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in a state, the federal government can't recognize those marriages. that's where you talked about federal benefits heterosexual couples get and same sex couples do not. the prop 8 thing is bigger. while potentially it's confined to the state of california only, the question it out there having given the right to gay marriage could the state then take it away through proposition 8 passed by a majority of the vote nurse 2008. having taken that case, the court could get to the bedrock issue. can any state refuse to let same sex couples get married under the federal constitution. it could potentially be narrow or very far. >> pete, as i understand it, let me ask you. this one of these things, maybe the driving one, is defense of marriage act was about paying the estate act. where one of the two people said she didn't have to pay the estate tax because a married couple wouldn't have to. >> reporter: this is a case from new york. a woman named edie windsor who married her partner in canada. the partner died and left edie the estate. the federal government said we can't recognize you as married.
government should stick to the constitution. the state courts have nothing to say about it. we say no gay marriage, period. we should not go around and heard them. it is unnatural for a man to be with a man. i think we should have won solid law against it. host: why keep it at a government level and not at the state level? caller: look at what is going on now. we set a lot. everybody says, i interpret it this way or that way. it is causing more and more problems. we do that all of the time. man, woman, period. host: "the washington post" adds -- good morning from minnesota on the democrats' line. caller: thank you for c-span. this is what i have not heard said by both -- most of the things i have listened to or watched between the debates on gay marriage. it is all legal documents. some states have the take a blood test. you have to get a marriage license from your state or county. when you get married, you get married in a church. % a church document with witnesses. if you get a divorce, you cannot say i will wrap up this thing we signed a in church. you have to get attorneys and illegal
to continue to reduce demand. >> what role should the government play in the future -- your business is in transportation, too -- we are mired in conversations about the fiscal cliff. we are talking about long-term infrastructure, a long term energy plan. >> this is the perfect opportunity for the government to work together to achieve a common goal. there is plenty of times when our interest might not call last with the interest of either of the parties. this is the opportunity we have never had before. you could have consumer, business, and the government's all working together to take advantage of this huge resource. for us, it makes so much sense because it makes business sense. we get about $1.65 a quilt when natural gas. from the government point of view, everybody is talking about jobs and the fiscal cliff. everyone talks about taxes and what is going to happen with the fiscal cliff. there has been $1500 gone to increase oil prices. you can get them that tax cut today if you invested in our report. everybody talks about entitlements. high oil prices make the social security tr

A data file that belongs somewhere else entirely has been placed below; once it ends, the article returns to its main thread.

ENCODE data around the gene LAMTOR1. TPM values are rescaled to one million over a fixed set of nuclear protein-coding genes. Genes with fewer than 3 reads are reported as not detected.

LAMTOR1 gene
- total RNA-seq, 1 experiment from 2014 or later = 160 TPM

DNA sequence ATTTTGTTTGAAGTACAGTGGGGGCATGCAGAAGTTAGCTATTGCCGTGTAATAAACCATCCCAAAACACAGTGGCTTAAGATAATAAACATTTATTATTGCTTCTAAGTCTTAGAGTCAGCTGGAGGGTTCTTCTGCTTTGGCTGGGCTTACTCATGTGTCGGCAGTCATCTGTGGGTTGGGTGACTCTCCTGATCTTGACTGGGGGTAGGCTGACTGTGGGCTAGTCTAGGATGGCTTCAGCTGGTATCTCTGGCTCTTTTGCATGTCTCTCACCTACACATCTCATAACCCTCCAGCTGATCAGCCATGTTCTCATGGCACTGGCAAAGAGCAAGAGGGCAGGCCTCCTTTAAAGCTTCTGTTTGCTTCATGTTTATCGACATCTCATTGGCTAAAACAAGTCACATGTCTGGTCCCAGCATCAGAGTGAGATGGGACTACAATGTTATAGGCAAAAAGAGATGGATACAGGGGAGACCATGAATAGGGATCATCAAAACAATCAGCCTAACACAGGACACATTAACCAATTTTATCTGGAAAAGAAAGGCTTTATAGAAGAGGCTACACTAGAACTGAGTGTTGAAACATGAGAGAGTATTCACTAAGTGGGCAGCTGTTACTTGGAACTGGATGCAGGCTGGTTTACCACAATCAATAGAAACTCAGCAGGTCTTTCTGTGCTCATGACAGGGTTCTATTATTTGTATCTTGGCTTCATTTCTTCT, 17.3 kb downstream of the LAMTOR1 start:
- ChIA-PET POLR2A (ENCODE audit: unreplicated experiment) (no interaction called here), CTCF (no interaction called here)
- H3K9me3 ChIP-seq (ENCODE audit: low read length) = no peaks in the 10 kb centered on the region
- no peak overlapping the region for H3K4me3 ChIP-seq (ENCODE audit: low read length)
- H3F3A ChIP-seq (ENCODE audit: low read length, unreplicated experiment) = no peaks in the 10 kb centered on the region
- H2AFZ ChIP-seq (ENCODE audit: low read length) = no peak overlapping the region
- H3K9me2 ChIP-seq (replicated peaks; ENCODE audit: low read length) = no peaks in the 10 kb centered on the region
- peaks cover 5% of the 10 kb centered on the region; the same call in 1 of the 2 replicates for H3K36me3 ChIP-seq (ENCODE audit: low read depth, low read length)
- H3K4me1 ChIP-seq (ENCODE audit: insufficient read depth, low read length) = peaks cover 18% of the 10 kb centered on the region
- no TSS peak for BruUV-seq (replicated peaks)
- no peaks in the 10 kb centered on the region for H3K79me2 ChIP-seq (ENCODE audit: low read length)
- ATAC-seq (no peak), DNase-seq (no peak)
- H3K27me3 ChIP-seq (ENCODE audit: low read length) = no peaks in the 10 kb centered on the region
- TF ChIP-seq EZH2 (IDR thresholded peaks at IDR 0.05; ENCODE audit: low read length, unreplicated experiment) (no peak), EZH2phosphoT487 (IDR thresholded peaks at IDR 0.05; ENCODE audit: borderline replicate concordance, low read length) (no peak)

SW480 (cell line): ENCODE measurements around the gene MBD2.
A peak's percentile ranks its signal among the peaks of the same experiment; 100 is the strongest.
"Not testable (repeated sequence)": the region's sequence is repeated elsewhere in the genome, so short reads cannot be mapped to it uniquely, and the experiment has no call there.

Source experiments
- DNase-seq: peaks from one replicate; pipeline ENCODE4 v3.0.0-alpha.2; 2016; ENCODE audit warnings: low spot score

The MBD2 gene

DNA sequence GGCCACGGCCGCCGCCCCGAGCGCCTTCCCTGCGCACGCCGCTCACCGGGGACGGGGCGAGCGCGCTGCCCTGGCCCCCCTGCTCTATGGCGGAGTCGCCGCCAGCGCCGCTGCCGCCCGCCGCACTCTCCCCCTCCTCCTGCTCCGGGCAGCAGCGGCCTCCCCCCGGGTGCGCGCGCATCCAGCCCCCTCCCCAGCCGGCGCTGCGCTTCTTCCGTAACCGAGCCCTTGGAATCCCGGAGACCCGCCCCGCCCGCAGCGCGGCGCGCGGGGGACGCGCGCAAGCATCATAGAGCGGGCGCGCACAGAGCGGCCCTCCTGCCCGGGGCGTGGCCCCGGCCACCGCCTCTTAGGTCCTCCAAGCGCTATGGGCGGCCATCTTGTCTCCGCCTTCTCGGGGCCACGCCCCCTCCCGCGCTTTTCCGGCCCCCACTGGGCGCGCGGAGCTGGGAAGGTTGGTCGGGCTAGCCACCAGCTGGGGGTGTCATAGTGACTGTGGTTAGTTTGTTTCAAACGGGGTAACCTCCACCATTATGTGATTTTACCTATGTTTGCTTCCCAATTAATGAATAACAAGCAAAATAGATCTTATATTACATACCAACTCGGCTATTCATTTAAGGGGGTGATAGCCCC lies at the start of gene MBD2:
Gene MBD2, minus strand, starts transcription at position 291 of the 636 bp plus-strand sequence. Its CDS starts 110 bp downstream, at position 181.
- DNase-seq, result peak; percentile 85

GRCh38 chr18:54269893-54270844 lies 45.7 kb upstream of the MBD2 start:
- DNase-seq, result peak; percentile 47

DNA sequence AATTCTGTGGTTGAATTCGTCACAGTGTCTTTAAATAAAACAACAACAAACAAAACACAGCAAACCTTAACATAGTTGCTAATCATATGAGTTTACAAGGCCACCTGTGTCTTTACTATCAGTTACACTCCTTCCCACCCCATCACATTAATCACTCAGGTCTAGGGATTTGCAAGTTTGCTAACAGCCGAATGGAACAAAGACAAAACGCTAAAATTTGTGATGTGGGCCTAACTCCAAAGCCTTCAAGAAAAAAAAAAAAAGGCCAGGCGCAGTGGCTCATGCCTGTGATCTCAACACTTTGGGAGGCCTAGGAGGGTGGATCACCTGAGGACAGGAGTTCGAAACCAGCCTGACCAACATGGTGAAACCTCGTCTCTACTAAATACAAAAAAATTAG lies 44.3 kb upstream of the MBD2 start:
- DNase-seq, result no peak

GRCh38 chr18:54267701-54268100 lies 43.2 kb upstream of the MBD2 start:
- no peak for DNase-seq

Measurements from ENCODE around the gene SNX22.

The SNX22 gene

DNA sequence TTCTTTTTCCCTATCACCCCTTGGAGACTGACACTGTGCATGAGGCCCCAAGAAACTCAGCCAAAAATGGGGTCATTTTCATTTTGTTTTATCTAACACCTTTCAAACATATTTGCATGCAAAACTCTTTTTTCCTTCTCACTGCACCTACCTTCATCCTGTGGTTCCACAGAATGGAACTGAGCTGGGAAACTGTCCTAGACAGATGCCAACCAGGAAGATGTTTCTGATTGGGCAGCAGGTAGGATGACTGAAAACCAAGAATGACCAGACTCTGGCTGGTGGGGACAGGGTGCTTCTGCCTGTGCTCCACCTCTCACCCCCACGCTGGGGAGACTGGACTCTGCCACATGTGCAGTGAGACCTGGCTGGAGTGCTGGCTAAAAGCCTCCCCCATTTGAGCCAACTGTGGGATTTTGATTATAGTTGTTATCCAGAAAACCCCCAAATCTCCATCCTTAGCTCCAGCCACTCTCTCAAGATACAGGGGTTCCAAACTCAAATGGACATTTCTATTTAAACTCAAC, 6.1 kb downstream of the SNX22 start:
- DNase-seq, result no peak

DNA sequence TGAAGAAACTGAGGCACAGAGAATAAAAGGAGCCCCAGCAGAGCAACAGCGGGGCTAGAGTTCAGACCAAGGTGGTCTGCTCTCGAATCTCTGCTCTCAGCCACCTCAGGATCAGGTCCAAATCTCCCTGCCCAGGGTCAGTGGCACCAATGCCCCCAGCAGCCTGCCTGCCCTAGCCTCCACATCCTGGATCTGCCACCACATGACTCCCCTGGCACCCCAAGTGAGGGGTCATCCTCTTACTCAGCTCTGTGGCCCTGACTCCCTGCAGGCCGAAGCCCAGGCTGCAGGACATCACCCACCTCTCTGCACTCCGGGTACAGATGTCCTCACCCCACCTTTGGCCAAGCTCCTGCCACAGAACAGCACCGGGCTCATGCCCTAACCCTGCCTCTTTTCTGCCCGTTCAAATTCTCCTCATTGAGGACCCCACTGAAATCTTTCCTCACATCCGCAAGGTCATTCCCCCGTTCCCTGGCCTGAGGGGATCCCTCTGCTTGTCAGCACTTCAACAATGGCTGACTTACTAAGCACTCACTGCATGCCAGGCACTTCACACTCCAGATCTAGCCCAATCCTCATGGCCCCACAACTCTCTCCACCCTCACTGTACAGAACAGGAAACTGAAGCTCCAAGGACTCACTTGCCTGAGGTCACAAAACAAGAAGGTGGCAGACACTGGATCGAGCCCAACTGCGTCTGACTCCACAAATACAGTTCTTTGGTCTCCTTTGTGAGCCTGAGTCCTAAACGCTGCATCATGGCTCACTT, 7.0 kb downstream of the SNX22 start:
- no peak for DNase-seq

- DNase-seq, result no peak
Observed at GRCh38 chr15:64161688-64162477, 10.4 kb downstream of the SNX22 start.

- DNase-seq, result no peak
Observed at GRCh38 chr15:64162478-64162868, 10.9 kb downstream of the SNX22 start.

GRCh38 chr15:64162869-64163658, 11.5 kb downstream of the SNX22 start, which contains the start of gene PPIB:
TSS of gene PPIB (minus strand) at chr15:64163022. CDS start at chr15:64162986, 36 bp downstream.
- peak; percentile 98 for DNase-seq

, for exactly the reasons you just mentioned, because the government, you know, from the top down refuses to acknowledge this as terrorism, refuses to acknowledge the radical islamist angle, that he was communicating with a spiritual leader of al-qaeda before this attack happened, and because they still want to call it a workplace violence incident, they're unwilling to take all the necessary steps they would need to acknowledge that this guy's a traitor, killed our fellow members, and we're going the use every step possible. instead he's just a regular defendant on a murder trial, no islamic angle, and they're limited. megyn: well, you could make the argument that this will preserve the credibility of the verdict if it comes down guilty at the end of all these proceedings, that we bent over backward to protect this guy's rights as we do in our criminal justice system. pete, great to have you here. thanks so much for your perspective. >>> up next, a bombshell in the legal battle between the lawmakers in one state and their teachers' union. >>> plus, the woman best known for running "vogue
this to a c.e.o. in the crowd. so maybe david, you could take this. what role should the government play in the future of -- your business is transportation, too -- in the transportation business with this? look, we are mired in conversations about a fiscal cliff on the very right now. we're talking about long-term infrastructure build-out, a long-term energy plan. what role should c.e.o.'s have and the federal government have in making sure this gets done? >> this is the perfect opportunity for the federal government and for state governments to work together to achieve a common goal, right? there's plenty of times where, when we run a business, our interests might not coalesce with the interests of either of the parties. as fred said, this is the opportunity that we have never had in this country before, where you can have consumer, the business and the governments all working together to take advantage of this huge resource, if you want to call it saudi america. from a waste management perspective, for us it makes so much sense, because it makes business sense. we get about $1.65 equi